Would your life unravel if someone you knew committed suicide? Theirs did.
Faye knows her heart still belongs to her first love, Jack. She also knows he might have moved on, but when she decides to track him down, nothing prepares her for the news that he’s taken his own life.
Faye is left wondering how to move forward – and whether or not Jack’s best friend Ethan will let her down again. And the news of Jack’s death ripples through the lives of her friends too.
Abbie finds herself questioning her marriage, and wondering if she was right to leave her first love behind. Poor Olivia is juggling her job and her boyfriend and trying to deal with a death of her own. And Jack’s death has hit Beth the hardest, even though she never knew him.
Is Beth about to take her own life too?
The Second Cup was originally published on 19 July 2017. The extended edition (includes character interviews) was published on 12 February 2018.
Today I am thrilled to welcome Sarah Marie Graye to Have Books, Will Read as part of The Second Cup’s first anniversary blog blitz. In her guest post, Sarah Marie is talking about the process of writing the first book of a series.
The easiest ways to write the first book of a series is to not realise you’re writing the first book of a series!”
This isn’t an exact quote. Instead, I’m paraphrasing more than a dozen indie authors (me included) who have realised – usually when they’re around 80% into the first draft of their first novel – that there’s more story to tell.
For some authors, they spend so many months with their characters, watching them grow with each chapter, they get to know them beyond the story of the first book – and they find a second story for these characters, and then third.
For other authors, the story itself has not been told in its entirety and they take a new set of characters and add them to the same world, in order to tell the parts of the story that were missed first time round. Usually, major characters of the first book play minor roles in the second.
Until I’d completed my first novel, I didn’t realise this second type of series existed.
It was when I hit around the 80% mark on the first draft of The Second Cup that I realised I couldn’t fit everything I wanted to say in my novel. I thought I had to accept the gaps and move on to a new story.
But the acceptance didn’t come and I was discussing this grievance with other indie authors when I discovered I could write a sequel where I kept the story and changed the characters, rather than the other way round.
In The Second Cup, which is book 1 in “The Butterfly Effect” series, I explore what happens to a group of friends when someone they know has committed suicide. The idea was to look at those left behind and to explore how different people are affected by such an event – how they pick up the pieces and move on.
But the issue with this approach was that there’s no voice for the person who’d taken their own life. This omission was purposeful in my first novel, but I was left wishing I could address it.
So I did so in book 2. In The Victoria Lie (which is currently with my editor and which I’m hoping to publish in August) it is one of the characters from the central group of friends who attempts suicide, so we see the fallout from the situation from her point of view as well.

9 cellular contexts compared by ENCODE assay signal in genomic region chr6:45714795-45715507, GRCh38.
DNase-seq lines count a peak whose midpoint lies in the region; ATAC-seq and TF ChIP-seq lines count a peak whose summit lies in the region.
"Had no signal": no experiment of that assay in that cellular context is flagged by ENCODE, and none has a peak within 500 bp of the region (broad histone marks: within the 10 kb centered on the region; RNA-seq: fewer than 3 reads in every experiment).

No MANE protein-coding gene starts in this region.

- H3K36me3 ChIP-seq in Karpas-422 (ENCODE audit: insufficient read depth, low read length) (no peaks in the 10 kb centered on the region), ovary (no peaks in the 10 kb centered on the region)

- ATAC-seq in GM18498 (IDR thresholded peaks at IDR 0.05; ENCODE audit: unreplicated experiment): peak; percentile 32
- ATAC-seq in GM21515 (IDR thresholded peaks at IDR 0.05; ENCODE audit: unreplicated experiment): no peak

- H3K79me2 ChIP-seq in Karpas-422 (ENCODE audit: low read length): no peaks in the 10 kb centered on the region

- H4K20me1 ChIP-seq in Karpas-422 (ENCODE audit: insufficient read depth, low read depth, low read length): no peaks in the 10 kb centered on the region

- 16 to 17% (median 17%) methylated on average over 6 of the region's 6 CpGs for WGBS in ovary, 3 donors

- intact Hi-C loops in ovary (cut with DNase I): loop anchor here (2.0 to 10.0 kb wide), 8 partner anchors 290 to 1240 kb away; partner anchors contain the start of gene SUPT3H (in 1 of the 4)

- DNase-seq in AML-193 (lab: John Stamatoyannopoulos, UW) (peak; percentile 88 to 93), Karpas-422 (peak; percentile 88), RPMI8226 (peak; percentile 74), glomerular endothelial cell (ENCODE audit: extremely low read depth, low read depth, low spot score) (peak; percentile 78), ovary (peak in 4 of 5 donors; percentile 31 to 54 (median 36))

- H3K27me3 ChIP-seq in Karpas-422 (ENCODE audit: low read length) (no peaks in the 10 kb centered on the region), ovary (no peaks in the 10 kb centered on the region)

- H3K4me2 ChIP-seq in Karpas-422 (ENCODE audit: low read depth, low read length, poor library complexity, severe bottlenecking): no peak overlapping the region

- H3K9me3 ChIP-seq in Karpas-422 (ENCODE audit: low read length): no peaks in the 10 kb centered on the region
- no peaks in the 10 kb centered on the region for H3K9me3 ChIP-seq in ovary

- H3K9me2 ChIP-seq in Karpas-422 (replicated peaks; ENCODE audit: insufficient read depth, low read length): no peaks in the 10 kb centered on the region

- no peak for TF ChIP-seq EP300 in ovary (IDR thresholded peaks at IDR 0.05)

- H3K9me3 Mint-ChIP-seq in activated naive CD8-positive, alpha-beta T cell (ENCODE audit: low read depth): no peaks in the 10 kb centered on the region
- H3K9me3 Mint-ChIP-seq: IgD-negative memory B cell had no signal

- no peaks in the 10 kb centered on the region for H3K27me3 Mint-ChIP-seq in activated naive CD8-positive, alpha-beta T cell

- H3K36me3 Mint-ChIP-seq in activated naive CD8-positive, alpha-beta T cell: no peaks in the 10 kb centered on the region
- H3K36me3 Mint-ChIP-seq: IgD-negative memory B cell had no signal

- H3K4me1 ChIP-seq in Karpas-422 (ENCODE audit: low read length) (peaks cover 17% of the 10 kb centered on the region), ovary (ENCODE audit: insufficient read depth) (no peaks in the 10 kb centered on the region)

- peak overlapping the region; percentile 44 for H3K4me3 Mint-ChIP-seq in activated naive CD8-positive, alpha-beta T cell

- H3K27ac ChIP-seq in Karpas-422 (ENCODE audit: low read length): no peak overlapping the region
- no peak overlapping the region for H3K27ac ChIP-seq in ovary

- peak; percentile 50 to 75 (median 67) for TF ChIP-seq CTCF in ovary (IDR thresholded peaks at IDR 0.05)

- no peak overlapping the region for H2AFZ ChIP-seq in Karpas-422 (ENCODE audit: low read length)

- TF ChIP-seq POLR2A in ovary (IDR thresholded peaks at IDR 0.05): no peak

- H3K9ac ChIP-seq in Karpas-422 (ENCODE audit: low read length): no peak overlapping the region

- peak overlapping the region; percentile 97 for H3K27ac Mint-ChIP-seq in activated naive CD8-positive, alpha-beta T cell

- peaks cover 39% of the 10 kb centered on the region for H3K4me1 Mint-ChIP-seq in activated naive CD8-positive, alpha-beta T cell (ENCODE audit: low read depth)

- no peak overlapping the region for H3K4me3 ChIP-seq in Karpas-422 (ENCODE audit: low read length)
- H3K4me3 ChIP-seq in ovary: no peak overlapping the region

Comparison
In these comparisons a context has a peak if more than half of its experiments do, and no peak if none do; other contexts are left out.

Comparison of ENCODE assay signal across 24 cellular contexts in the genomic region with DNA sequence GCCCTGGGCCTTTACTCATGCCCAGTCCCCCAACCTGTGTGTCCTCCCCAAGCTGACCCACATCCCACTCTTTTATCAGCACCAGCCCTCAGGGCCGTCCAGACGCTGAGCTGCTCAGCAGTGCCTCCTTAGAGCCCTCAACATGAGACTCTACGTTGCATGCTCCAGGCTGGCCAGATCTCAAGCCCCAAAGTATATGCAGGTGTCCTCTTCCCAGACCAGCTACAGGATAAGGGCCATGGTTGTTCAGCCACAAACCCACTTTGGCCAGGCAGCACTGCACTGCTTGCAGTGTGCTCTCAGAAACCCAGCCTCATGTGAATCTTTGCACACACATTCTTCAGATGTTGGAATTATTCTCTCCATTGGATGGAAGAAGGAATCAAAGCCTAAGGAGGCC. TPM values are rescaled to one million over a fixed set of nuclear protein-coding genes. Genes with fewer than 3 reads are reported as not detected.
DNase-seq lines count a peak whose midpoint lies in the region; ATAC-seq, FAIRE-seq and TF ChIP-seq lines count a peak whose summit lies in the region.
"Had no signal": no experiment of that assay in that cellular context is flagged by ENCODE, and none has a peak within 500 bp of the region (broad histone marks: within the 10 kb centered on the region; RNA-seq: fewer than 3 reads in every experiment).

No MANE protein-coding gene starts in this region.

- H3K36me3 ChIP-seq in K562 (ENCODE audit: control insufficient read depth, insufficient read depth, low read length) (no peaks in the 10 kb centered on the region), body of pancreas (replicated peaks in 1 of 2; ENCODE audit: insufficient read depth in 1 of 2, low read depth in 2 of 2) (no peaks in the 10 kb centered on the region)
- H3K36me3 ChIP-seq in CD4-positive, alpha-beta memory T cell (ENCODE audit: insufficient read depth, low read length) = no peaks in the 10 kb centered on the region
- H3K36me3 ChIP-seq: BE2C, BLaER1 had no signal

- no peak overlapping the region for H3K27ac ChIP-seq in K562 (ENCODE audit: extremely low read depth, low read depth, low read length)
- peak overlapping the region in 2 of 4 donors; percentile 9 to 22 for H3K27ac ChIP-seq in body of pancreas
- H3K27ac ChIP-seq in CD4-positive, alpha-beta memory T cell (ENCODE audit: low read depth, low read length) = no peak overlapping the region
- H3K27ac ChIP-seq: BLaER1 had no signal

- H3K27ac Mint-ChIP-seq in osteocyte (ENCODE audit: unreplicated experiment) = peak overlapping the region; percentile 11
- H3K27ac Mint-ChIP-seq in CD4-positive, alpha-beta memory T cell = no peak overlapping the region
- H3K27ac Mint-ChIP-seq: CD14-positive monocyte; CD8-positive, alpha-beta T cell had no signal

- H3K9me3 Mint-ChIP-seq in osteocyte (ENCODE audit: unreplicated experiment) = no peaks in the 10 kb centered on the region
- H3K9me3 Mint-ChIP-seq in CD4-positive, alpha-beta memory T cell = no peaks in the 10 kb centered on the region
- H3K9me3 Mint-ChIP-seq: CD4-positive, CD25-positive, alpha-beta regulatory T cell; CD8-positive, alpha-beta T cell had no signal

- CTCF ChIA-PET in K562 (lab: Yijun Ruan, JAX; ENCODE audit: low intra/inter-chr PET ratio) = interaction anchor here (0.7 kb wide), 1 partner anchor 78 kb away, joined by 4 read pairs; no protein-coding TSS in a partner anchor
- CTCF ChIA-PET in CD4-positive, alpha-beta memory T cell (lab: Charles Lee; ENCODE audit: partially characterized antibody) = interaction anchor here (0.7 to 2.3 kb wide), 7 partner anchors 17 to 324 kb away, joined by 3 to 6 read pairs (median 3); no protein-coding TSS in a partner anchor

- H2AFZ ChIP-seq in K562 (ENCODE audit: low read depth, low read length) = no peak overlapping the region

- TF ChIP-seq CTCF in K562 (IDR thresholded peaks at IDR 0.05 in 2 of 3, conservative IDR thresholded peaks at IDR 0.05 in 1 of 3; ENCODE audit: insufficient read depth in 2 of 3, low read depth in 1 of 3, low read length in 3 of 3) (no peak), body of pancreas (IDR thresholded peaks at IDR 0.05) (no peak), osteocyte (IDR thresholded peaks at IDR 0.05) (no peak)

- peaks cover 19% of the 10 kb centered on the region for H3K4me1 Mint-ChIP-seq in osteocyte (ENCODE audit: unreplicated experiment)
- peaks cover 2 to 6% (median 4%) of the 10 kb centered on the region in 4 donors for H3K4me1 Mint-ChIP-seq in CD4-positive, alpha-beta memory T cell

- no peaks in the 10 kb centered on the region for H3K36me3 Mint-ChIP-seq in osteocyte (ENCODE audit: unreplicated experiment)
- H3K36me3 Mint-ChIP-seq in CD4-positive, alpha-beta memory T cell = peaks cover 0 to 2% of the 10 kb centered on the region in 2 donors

Both my novels have an “ensemble cast” because how we affect the lives of each other is an important element of my writing – and two of the major characters from book 1 play minor but important roles in book 2.
What I’ve realised since completing book 2 is that there are other issues on the fringes of both stories that I want to bring to the fore – and which I’m hoping to address in book 3.
I think if I’d set out to write a series, the importance of setting up future stories would have weighed down my first novel: so I’ve been freed from this responsibility by not realising I was going to write a series until after the first book was written!
Win 3 x Signed copies of The Second Cup by Sarah Marie Graye (Open Internationally) – enter via the Rafflecopter
*Terms and Conditions –Worldwide entries welcome. Please enter using the Rafflecopter above. The winner will be selected at random via Rafflecopter from all valid entries and will be notified by Twitter and/or email. If no response is received within 7 days then the blog tour organiser reserves the right to select an alternative winner. Open to all entrants aged 18 or over. Any personal data given as part of the competition entry is used for this purpose only and will not be shared with third parties, with the exception of the winners’ information. This will passed to the giveaway organiser and used only for fulfilment of the prize, after which time the data will be deleted. I am not responsible for despatch or delivery of the prize.
Sarah Marie Graye was born in Manchester in 1975, to English Catholic parents. To the outside world Sarah Marie’s childhood followed a relatively typical Manchester upbringing, until aged nine, when she was diagnosed with depression.
It’s a diagnosis that has stayed with Sarah Marie over three decades, and something she believes has coloured every life decision, including the one to write a novel.
Sarah Marie wrote The Second Cup as part of an MA Creative Writing practice as research degree at London South Bank University – where she was the vice-chancellor’s scholarship holder.
Sarah Marie was diagnosed with ADHD in November 2017 and published an extended edition of The Second Cup in February 2018 that included character interviews so she could diagnose one of her characters with the same condition.